Then again this guy probably cries when he goes into Whole Foods. He probably cries when Rachel Maddow (another demagogue) comes on. Crying and shaking over nothing is probably his “thing.”

But maybe he’s not a snowflake, maybe this is really where we are right now. Otherwise normal healthy people are waylaid by the Orange bad man. If that’s right then democracy is a mistake. Democracy makes us worse.

Democracy is a complicated concept. It has more than one meaning, but the standard definition, the one most people use, is a very bad idea. The beginning of democratic skepticism is Plato:

“Plato (Republic, Book VI) argues that democracy is inferior to various forms of monarchy, aristocracy and even oligarchy on the grounds that democracy tends to undermine the expertise necessary to properly governed societies. In a democracy, he argues, those who are expert at winning elections and nothing else will eventually dominate democratic politics. Democracy tends to emphasize this expertise at the expense of the expertise that is necessary to properly governed societies. The reason for this is that most people do not have the kinds of talents that enable them to think well about the difficult issues that politics involves. But in order to win office or get a piece of legislation passed, politicians must appeal to these people’s sense of what is right or not right. Hence, the state will be guided by very poorly worked out ideas that experts in manipulation and mass appeal use to help themselves win office.” –Stanford Encyclopedia of Philosophy

Plato was absolutely 100% correct. No one can look at Donald Trump, Barack Obama, or most of our democratically elected leaders and honestly say that this doesn’t apply. Career politicians make bad policy and are experts at getting elected. Democracy is a bad leader factory because it isn’t actually about leadership. It’s about getting elected.

But it’s even worse than that. Plato’s logic would seem to imply that in some sense democracy doesn’t work. That the people want good leaders in theory but the system encourages bad leaders to take advantage. And while that is true Bryan Caplan has shown, In the Myth of the Rational Voter, that democracy actually does work pretty well. Not if you want good public policy, the masses are ignorant and they tend to vote terribly. Democracy isn’t good at producing good results. But democracy is good at producing the results that majorities actually want. We have this belief that our leaders lie to us then when they get in office they don’t keep their promises. And that does happen but they still basically make the policies that are popular. Caplan’s big example here is protective tariffs. Virtually all economists think that trade deficits basically don’t matter and that tariffs are really a tax on your own people. Basically tariffs are a bad idea. Yet democracies do them over and over. Democracy does actually work in the sense that the people mostly get what they want, and since the people are stupid the results aren’t good. Which is the reason for the double down on public education, the populace needs to be educated. If they’re better educated they vote better. Except that this simply doesn’t work. Our education system can’t fix stupid, and from a Christian perspective, it really can’t fix the more serious problem: sin. People are sinful, for the Christian that’s the real problem with democracy.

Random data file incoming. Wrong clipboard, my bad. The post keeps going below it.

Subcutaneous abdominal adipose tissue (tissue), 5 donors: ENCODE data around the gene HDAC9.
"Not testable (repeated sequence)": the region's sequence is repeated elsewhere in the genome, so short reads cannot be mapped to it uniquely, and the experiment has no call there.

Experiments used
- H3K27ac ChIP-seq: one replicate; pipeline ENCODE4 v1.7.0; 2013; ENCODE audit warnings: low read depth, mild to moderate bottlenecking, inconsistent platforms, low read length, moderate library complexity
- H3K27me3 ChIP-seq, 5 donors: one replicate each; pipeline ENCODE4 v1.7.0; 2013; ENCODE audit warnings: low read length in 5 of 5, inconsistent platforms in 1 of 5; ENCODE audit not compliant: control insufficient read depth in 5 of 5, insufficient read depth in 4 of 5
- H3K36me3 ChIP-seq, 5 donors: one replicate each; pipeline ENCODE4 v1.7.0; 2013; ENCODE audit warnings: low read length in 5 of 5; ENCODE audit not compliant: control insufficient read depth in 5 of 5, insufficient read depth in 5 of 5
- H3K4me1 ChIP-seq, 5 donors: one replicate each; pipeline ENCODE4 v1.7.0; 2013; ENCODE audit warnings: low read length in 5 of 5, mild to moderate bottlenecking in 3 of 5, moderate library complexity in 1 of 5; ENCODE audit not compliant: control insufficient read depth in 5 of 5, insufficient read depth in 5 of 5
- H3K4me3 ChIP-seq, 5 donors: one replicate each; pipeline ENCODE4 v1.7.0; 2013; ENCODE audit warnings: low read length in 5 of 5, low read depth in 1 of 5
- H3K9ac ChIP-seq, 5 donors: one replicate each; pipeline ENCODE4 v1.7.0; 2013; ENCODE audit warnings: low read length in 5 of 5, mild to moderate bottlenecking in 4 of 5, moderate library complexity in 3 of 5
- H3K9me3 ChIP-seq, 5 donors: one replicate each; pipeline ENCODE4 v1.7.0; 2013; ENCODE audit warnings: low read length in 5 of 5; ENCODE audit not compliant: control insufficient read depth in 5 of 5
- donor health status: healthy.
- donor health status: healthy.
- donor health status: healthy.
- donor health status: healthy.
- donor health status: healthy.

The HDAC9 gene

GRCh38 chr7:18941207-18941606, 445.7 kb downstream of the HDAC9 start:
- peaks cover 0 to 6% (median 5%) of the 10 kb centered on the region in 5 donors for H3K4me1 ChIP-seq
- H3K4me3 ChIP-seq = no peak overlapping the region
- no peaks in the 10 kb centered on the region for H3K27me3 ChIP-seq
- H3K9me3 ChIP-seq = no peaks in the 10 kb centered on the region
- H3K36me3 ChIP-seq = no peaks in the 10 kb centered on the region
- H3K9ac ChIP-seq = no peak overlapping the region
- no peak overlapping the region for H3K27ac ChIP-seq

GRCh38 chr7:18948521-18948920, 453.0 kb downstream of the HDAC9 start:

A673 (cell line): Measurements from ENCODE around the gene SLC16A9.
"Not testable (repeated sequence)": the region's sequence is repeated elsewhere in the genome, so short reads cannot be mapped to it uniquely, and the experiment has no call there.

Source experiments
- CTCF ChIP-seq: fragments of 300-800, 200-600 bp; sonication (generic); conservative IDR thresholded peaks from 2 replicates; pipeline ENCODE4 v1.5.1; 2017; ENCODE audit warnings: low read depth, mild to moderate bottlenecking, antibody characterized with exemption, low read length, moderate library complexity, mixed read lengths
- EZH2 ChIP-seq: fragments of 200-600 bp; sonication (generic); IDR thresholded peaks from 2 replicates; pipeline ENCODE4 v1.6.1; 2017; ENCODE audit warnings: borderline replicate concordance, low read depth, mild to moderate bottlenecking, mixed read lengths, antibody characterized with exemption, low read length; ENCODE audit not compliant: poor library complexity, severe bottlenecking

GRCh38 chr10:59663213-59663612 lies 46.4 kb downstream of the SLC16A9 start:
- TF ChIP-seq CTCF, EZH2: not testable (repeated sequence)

But this version of democracy is the most simplistic understanding, literally rule by the demos, by the masses of people. This understanding of democracy has so many theoretical problems beyond the ones Plato and Caplan have pointed out it’s ludicrous that anyone takes democracy seriously at all. It’s simply false that everyone’s voice should count the same. As I’ve already pointed out, most people are very stupid and incapable of running their own lives very well. Most people (probably 51% at least) would be better off as some kind of slave, where their decisions were already made for them (I’m only partially joking about this). I’m not excluding myself from that 51%, I do an okay job at “adulting” but I would be better off in a bunch of ways as a slave.

The best Christian defense of Democracy comes from CS Lewis. And it tweaks the basic definition somewhat.